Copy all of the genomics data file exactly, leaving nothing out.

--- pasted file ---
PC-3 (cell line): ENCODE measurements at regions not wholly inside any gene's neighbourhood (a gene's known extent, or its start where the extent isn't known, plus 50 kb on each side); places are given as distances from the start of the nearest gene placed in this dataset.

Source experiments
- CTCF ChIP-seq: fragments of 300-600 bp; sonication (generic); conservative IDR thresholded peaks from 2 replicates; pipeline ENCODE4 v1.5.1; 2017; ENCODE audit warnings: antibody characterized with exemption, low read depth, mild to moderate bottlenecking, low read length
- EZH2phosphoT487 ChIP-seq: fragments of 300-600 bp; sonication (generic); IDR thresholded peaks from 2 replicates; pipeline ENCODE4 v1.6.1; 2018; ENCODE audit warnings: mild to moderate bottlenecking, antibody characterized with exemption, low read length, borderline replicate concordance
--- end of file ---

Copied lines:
PC-3 (cell line): ENCODE measurements at regions not wholly inside any gene's neighbourhood (a gene's known extent, or its start where the extent isn't known, plus 50 kb on each side); places are given as distances from the start of the nearest gene placed in this dataset.

Source experiments
- CTCF ChIP-seq: fragments of 300-600 bp; sonication (generic); conservative IDR thresholded peaks from 2 replicates; pipeline ENCODE4 v1.5.1; 2017; ENCODE audit warnings: antibody characterized with exemption, low read depth, mild to moderate bottlenecking, low read length
- EZH2phosphoT487 ChIP-seq: fragments of 300-600 bp; sonication (generic); IDR thresholded peaks from 2 replicates; pipeline ENCODE4 v1.6.1; 2018; ENCODE audit warnings: mild to moderate bottlenecking, antibody characterized with exemption, low read length, borderline replicate concordance